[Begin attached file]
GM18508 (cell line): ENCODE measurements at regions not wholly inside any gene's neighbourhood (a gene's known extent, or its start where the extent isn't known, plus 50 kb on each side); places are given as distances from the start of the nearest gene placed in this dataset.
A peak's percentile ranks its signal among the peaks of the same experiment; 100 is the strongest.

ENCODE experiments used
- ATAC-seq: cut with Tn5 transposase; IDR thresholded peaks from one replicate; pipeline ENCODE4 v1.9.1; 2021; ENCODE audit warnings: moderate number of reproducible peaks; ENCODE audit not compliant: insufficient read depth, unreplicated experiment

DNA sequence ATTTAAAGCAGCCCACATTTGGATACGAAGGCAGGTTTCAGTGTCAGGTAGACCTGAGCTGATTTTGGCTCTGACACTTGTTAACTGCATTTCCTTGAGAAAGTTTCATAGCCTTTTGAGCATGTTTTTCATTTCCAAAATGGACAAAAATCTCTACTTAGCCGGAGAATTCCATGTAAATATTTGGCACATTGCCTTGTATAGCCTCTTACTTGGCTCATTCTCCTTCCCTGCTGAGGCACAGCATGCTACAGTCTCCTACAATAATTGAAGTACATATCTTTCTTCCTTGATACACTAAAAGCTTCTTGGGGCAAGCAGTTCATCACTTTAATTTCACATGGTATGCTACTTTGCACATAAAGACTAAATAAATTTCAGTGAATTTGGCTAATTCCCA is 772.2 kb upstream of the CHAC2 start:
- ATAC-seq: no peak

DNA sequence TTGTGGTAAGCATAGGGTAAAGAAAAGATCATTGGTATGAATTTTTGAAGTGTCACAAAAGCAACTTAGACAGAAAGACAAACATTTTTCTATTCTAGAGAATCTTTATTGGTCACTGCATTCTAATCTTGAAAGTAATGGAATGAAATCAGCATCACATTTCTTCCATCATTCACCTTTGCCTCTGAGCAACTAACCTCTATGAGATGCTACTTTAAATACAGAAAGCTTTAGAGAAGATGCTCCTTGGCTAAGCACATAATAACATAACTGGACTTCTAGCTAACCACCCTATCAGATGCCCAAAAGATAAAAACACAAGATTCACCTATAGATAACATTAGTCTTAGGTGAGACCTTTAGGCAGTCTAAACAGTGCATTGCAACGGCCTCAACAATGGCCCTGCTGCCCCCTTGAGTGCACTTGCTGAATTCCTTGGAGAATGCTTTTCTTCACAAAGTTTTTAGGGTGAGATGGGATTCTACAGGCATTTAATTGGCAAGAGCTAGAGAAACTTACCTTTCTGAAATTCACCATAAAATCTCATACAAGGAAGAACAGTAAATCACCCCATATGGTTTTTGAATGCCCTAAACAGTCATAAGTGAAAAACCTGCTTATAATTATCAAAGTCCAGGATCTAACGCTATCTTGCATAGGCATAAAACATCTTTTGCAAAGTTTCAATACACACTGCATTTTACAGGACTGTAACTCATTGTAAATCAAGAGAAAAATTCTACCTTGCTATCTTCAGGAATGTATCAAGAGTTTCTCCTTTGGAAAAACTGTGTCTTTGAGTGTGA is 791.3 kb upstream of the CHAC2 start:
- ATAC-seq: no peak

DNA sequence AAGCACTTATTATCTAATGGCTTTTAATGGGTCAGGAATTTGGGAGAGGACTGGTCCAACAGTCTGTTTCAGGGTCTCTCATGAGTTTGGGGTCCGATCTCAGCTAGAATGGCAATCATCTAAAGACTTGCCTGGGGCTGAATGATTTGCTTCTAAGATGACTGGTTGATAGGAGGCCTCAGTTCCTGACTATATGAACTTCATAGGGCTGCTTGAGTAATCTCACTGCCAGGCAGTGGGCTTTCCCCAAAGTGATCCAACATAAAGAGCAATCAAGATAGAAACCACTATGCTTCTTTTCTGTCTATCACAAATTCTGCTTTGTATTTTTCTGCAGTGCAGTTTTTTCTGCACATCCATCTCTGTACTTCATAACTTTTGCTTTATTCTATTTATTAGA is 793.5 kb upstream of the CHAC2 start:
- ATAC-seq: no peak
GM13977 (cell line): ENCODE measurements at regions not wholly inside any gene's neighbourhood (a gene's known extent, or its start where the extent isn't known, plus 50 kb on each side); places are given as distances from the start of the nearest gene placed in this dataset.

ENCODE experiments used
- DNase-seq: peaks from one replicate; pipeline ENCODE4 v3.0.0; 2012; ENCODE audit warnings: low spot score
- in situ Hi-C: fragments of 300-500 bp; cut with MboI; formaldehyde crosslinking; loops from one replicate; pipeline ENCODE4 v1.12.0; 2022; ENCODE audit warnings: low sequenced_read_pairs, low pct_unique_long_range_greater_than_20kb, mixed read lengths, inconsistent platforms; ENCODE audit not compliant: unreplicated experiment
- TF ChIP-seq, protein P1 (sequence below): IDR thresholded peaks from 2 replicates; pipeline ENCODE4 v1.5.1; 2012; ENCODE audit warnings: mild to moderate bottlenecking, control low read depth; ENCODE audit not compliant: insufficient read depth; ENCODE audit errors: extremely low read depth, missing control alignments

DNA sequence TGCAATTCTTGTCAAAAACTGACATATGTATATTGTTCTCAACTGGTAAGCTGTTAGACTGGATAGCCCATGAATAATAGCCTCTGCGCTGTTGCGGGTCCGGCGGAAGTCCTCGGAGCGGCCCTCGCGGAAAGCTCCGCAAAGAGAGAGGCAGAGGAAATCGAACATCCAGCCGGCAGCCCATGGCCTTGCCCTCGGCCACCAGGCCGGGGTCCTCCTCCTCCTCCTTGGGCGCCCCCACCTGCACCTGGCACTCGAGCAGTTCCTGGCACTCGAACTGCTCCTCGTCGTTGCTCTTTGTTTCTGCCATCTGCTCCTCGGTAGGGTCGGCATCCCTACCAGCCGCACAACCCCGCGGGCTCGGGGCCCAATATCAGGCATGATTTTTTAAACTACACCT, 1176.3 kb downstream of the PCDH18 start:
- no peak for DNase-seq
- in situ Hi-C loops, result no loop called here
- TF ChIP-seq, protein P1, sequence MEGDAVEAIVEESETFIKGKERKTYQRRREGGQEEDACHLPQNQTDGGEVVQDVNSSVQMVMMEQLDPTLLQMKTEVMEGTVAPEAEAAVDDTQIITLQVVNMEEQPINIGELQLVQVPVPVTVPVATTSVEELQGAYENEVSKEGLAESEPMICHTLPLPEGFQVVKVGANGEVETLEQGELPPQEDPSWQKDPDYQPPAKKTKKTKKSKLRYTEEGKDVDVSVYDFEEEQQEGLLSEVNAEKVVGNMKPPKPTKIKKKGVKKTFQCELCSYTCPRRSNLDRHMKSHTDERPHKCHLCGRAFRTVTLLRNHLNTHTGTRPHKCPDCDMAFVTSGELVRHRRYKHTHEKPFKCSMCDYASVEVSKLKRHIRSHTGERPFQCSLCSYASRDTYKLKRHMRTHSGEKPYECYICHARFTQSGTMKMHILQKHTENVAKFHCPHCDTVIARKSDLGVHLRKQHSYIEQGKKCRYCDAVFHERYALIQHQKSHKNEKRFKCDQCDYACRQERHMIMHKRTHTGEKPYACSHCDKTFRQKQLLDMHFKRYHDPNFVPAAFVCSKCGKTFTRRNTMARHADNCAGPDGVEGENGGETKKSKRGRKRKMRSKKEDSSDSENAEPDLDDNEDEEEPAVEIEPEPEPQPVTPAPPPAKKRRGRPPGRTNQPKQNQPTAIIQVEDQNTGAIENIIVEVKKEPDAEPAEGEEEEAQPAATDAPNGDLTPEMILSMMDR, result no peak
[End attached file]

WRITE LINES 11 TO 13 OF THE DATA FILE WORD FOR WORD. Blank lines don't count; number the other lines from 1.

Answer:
GM13977 (cell line): ENCODE measurements at regions not wholly inside any gene's neighbourhood (a gene's known extent, or its start where the extent isn't known, plus 50 kb on each side); places are given as distances from the start of the nearest gene placed in this dataset.

ENCODE experiments used
- DNase-seq: peaks from one replicate; pipeline ENCODE4 v3.0.0; 2012; ENCODE audit warnings: low spot score